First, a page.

In an effort to honor the legacy of the Buffalo Soldiers, the Buffalo Soldier Museum strives to teach as much of the community as possible through the many educational activities and opportunities. From parades to lectures, creation of a youth drill team to high school ROTC summer internships, the museum reaches out to every member of the community.

Buffalo Soldiers National Museum, -1834 Southmore, (713) 942-8920, ?www.buffalosoldiermuseum.com

Street Smarts

February 1, 2006 by  
Filed under Edit

Jay Leno’s Harley finds a home in Houston

Never before has a motorcycle stirred up as much dust as the celebrity-signed “Tonight Show” 2006 Harley Davidson Road King. The hog was signed by 67 mega celebrities who were guests of the show throughout 2005. It was then auctioned off on eBay to raise money for the Red Cross International Disaster Fund to aid the victims of last year’s tsunami in Southeast Asia.

Several Texans signed the bike, including President George W. Bush, Matthew McConaughey, Hilary Duff, Ashlee Simpson and Roger “The Rocket” Clemens. Other celebrities on the impressive list include Donald Trump, Nicole Kidman, Denzel Washington, Jennifer Garner, Bill Clinton, Tyra Banks, Jamie Foxx, Ellen DeGeneres, Mel Gibson and, of course, Jay Leno. After 219 bids, David Steiner, CEO of Houston-based Waste Management Inc. came up on top with a winning bid of $800,100.

But this wasn’t the end of the road for the white Harley. This winter, the hog was auctioned off, yet again, by Waste Management Inc. to raise funds for the Bush Clinton Katrina Fund. Steiner, a native of New Orleans, felt it was a good way to “pay it forward” for the holiday season. Houston lawyer and philanthropist John O’Quinn won the motorcycle with a high bid of $1 million.

No surprise. O’Quinn, one of the most well known and successful lawyers in Texas, is an avid car and motorcycle collector with more than 600 rare and luxury vehicles. He is also a prominent Houston philanthropist, most widely known for his generous support of the University of Houston and St. Luke’s Houston Medical Center, among many others. After it was all said and done, the “Tonight Show” Harley Davidson raised nearly $2 million for the relief of last year’s horrendous natural disasters. We’re thankful that Houstonians like David Steiner and John O’Quinn were able to bring this symbol of generosity to the city.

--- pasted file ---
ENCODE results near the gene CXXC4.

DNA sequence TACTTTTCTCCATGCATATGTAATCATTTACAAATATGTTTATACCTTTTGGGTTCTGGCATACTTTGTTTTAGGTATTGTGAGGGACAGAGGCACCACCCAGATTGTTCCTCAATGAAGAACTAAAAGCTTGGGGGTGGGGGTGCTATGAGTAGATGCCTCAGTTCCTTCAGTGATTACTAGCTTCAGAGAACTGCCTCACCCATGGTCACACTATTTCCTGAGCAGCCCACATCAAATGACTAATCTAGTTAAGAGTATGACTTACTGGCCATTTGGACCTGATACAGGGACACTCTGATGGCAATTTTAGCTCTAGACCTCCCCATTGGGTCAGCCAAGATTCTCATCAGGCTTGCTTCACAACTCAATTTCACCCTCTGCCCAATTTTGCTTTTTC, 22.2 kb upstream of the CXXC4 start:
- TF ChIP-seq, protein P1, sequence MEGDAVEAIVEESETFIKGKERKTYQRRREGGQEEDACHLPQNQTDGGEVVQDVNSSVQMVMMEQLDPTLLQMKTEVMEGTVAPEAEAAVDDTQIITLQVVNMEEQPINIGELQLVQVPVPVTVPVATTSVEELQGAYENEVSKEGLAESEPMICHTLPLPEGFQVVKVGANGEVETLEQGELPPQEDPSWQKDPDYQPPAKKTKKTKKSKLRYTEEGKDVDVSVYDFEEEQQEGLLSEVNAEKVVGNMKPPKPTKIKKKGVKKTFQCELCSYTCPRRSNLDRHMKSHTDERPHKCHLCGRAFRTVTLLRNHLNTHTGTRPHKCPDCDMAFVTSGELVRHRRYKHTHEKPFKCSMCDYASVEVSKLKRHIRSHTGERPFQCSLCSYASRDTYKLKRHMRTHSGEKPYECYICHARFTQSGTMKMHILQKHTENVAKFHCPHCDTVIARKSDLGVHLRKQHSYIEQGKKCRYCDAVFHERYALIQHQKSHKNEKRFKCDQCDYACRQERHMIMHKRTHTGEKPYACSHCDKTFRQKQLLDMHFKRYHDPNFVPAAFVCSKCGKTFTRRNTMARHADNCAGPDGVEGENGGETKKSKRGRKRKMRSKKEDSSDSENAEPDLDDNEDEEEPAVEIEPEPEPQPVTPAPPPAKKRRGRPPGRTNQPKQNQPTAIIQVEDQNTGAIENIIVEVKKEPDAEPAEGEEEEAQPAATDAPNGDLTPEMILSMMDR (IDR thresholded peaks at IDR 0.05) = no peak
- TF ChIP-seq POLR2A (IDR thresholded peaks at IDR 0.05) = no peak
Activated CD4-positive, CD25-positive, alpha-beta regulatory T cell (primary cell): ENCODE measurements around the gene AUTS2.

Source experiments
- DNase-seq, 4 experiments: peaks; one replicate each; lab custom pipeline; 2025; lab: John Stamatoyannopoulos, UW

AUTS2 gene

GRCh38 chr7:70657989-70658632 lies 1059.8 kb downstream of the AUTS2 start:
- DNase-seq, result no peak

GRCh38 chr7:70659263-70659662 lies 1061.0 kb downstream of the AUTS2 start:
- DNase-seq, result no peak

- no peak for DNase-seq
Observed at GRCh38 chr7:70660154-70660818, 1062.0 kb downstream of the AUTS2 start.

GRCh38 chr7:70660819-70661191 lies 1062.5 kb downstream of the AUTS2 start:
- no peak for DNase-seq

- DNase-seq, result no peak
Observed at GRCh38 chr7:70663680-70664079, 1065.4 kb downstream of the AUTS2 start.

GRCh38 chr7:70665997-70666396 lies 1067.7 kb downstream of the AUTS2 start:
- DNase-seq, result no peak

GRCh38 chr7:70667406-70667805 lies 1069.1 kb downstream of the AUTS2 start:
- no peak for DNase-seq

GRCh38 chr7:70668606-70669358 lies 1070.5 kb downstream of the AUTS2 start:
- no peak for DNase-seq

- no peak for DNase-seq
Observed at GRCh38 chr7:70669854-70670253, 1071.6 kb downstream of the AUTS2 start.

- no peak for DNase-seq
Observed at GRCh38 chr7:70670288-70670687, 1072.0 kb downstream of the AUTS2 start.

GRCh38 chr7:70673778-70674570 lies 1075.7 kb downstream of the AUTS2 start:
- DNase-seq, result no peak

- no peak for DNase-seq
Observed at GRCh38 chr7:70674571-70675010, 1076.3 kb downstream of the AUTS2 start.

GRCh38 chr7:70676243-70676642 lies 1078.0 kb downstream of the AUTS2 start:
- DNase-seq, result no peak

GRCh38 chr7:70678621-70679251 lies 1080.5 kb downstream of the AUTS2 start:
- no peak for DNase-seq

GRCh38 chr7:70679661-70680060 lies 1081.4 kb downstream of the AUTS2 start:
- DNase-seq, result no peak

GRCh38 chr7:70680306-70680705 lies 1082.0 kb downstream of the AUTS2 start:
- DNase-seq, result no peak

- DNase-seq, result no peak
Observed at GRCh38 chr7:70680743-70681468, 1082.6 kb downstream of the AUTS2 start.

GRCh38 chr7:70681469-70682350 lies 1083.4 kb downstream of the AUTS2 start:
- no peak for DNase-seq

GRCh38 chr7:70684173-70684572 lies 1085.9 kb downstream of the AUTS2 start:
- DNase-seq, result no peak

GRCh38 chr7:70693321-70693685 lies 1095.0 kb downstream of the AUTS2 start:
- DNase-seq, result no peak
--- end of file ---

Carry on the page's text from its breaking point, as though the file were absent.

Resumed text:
Houston’s Sweethearts

February 1, 2006 by  
Filed under Edit

This year’s Houston Sweethearts are chosen from many of those talented Houstonians who have left our city to find fame and, most often, fortune in show business. Love may not be exactly what we feel for them; moreover, we have a feeling of pride in the accomplishments of those who were born in Houston. We feel a connection to them, possibly similar to that of a parent to children, smiling at their successes and understanding of any stumbles along the way. We send this Valentine bouquet, a short love note, to some of Houston’s favorite sons and daughters, our celebrities, our “Houston Sweethearts.”

Yolanda Adams
[singer]
Ask Yolanda Adams, a lifelong Houston resident and beautiful Grammy-winning Gospel/Adult Contemporary superstar, what she loves about her music, and she’ll answer: “The music brings joy. I truly believe that my songs bring the answers and the solutions, as opposed to just talking about the problems. My music at its core is joyful.” A former schoolteacher, Adams’ groundbreaking first release, “Mountain High … Valley Low” went multi-platinum, and she received the Grammy for Best Contemporary Soul Gospel Album and the first American Music Award for Inspirational Artist of the Year. Many sold-out tours, a string of hugely successful albums and the birth of her baby girl followed. Her new album, “Day By Day,” has just been released on Atlantic Records.